Every day, you go into your office and you work diligently to improve student success. It’s hard work, but it’s noble work. The good news is that — overall, advising work is working. It’s proven to improve student persistence by 5.8 percentage points. The lift is even more significant for our most vulnerable students.
Whether you’re energized, skeptical, or a bit of both, there’s no denying that the innovation imperative has become an animating force in college leadership since the 2000s, and especially in the wake of the Great Recession. More than a talking point and a conference theme, it is now a currency of its own, a standard by which institutions and presidents are judged and even ranked.
Four waves of technology are linked to access and success—the twin pillars of community college philosophy. We are poised to have more tools, techniques, and technologies at our fingertips than ever before to help our students access learning, succeed on their learning journeys, and ready themselves for productive careers and lives.
Eleven outstanding alumni and community members will be welcomed into Mesa Community College’s Hall of Fame during a reception and ceremony hosted by the MCC Alumni Association on October 24. The MCC Hall of Fame honors alumni, community members, and MCC employees whose personal and professional accomplishments, and positive contributions to the college and community set them apart.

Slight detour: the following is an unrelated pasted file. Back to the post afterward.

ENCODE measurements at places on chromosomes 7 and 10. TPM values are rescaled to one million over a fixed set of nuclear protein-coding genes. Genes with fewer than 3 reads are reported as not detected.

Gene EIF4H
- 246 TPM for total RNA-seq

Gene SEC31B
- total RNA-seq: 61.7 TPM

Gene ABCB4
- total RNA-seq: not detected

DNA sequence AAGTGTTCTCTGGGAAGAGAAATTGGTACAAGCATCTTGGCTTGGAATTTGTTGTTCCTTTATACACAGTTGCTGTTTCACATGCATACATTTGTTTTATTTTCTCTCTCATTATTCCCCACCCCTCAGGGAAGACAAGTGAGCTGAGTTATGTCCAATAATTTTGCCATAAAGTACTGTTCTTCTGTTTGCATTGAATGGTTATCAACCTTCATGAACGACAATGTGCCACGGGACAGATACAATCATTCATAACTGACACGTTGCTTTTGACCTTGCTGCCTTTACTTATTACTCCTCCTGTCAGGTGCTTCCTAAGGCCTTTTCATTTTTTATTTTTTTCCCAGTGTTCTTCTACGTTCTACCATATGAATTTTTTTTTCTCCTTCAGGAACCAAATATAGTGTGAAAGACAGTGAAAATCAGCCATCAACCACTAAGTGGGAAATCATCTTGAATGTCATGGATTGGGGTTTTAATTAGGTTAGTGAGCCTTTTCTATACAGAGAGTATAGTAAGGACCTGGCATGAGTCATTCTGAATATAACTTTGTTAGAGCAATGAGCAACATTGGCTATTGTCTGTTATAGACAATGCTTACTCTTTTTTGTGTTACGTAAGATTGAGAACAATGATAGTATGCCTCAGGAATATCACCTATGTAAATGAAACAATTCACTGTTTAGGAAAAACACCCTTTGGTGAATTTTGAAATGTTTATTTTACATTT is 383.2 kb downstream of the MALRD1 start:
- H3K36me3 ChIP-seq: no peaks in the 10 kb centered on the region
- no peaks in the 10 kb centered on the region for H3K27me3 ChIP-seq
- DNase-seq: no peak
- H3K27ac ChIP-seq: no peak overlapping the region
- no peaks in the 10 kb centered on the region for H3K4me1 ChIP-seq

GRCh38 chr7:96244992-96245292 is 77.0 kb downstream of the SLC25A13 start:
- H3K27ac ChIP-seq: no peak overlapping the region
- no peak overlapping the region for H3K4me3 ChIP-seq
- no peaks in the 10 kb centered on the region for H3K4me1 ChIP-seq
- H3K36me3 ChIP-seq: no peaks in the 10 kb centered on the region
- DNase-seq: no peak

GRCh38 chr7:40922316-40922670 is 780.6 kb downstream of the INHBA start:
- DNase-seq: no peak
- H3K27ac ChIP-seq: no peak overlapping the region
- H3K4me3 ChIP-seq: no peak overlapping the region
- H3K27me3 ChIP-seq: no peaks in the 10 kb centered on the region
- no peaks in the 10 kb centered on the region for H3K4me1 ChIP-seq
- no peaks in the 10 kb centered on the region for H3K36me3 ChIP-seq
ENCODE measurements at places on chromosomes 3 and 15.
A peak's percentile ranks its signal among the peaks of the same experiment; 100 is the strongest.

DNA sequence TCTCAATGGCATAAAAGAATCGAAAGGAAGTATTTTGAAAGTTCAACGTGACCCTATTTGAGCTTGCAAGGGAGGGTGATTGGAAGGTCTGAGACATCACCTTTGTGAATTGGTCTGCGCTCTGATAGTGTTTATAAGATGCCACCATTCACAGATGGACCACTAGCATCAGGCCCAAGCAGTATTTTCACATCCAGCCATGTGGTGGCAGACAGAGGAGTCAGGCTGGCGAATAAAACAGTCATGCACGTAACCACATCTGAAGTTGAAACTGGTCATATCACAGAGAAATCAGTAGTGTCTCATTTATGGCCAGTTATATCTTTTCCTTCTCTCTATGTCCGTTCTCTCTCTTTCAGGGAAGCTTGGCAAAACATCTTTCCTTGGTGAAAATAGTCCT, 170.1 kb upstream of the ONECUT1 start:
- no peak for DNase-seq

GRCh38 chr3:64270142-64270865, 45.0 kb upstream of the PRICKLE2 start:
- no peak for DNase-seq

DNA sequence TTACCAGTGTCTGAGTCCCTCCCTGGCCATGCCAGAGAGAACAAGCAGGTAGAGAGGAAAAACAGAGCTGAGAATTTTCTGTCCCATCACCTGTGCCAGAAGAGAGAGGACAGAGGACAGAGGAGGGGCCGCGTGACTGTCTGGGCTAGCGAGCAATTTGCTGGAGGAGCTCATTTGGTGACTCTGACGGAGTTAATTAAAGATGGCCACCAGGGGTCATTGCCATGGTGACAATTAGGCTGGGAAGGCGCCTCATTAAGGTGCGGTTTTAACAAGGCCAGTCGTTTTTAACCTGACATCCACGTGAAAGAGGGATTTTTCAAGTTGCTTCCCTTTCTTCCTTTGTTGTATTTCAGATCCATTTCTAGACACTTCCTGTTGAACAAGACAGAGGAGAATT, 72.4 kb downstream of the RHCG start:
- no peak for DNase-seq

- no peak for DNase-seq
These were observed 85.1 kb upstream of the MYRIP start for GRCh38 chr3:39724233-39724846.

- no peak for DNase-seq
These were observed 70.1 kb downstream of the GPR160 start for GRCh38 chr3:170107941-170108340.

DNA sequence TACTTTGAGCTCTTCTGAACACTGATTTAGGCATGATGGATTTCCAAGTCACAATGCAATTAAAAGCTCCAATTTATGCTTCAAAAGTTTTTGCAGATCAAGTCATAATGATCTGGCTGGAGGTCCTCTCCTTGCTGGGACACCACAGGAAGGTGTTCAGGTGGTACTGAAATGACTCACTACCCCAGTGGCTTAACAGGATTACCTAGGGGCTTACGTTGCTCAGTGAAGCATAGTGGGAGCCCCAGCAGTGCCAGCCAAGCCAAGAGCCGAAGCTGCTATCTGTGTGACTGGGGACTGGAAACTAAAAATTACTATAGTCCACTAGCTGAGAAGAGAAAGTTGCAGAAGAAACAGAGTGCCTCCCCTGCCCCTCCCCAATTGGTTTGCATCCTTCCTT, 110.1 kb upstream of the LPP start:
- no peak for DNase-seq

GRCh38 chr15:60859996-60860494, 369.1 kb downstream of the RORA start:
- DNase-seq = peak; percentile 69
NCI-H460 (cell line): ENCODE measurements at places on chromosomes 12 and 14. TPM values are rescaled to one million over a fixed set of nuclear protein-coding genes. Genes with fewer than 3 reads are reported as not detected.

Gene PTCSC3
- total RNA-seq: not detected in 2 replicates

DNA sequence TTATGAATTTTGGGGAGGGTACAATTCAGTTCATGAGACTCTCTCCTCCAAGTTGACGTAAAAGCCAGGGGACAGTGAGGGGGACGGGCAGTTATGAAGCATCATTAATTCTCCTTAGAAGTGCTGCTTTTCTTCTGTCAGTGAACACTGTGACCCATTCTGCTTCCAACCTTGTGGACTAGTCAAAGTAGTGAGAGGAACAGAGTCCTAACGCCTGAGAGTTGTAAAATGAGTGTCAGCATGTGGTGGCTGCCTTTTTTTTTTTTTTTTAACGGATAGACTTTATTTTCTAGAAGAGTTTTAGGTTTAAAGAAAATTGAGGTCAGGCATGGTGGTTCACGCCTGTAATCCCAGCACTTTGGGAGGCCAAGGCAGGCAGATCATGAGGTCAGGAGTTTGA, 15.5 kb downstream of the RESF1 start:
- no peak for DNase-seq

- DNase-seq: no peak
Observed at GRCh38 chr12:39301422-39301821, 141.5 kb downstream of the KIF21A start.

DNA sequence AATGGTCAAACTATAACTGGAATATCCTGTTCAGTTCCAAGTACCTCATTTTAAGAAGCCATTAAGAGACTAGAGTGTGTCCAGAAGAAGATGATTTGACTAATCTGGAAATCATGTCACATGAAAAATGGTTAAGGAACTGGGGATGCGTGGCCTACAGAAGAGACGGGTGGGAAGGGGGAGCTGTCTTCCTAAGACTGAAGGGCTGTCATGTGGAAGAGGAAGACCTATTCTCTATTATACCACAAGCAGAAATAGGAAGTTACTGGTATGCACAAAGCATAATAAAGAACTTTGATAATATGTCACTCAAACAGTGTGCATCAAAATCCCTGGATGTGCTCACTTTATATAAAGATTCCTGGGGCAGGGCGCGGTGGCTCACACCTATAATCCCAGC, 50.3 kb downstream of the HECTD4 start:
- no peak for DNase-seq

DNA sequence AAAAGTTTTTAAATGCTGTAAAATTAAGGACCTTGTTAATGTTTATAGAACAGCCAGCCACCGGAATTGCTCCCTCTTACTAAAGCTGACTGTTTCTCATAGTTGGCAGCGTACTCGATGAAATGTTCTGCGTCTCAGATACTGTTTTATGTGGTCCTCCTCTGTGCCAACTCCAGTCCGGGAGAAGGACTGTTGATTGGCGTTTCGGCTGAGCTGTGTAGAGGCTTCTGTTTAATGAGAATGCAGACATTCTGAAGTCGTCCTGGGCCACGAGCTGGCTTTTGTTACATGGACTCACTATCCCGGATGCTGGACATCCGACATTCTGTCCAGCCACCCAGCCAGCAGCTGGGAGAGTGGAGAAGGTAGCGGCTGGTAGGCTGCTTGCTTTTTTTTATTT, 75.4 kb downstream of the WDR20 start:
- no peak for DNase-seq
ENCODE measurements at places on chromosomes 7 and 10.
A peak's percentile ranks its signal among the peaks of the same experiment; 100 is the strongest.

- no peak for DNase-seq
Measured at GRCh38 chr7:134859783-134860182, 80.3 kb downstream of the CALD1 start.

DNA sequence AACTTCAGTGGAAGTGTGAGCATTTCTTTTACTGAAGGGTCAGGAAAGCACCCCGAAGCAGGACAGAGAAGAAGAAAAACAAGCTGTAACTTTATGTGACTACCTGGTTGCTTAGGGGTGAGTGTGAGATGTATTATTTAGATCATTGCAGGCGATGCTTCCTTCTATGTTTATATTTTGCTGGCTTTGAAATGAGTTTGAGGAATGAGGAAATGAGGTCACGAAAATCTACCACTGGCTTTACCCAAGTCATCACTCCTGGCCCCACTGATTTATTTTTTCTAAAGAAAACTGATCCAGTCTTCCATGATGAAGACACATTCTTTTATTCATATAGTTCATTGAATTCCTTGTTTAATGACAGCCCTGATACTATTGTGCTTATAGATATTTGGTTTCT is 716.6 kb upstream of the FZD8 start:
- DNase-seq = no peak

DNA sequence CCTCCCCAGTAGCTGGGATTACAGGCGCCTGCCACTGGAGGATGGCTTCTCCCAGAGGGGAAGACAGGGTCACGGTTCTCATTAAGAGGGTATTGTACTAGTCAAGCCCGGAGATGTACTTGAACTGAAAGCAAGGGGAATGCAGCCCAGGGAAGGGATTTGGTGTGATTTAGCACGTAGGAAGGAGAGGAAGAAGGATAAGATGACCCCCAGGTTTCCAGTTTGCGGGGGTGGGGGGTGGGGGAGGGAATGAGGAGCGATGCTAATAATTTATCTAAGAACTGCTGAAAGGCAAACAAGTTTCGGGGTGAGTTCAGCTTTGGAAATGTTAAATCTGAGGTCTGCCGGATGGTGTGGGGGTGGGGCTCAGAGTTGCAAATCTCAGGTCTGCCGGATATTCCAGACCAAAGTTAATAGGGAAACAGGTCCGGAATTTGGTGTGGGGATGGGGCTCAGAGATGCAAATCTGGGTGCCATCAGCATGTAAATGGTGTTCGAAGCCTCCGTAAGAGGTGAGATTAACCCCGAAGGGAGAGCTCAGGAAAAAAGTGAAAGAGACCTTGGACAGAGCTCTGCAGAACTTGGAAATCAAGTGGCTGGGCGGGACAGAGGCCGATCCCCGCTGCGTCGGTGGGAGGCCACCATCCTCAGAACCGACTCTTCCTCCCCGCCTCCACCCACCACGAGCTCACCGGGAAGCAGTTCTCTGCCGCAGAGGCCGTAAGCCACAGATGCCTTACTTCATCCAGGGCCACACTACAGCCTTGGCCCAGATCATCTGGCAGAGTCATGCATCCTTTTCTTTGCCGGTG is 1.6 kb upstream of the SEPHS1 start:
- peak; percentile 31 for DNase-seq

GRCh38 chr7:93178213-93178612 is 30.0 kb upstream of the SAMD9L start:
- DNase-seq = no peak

Guided pathways have become a full-fledged movement among community colleges in the past few years.
So far, more than 300 institutions have adopted the model, which helps students graduate on time by outlining the courses they need to earn a credential or transfer to a four-year college.
Student success initiatives may not have as much impact as intended–a new study shows that just 60 percent of student success initiatives have a positive impact on student persistence, with 40 percent having either no impact or a negative impact.
The University of South Florida has had formal programs to improve graduation and student success rates for a decade. The institution launched a Student Success Task Force in 2009, and was able to raise six-year graduation rates from 48 percent to 68 percent in 2014. But those gains plateaued two points shy of the state of Florida’s benchmark to measure excellence in student success.
What keeps college students coming back for more? A new report on the effects college programs have on student retention attempts to answer that question.
New research analyzing more than 1,000 student support initiatives at 55 institutions found that 40 percent of those services demonstrated no impact on student persistence.
Looming enrollment declines and persistent equity gaps are prompting colleges to do more to help the students they have complete college. Those pressures have resulted in many institutions ramping up their student services, but it can be difficult to determine which initiatives are working and which aren’t.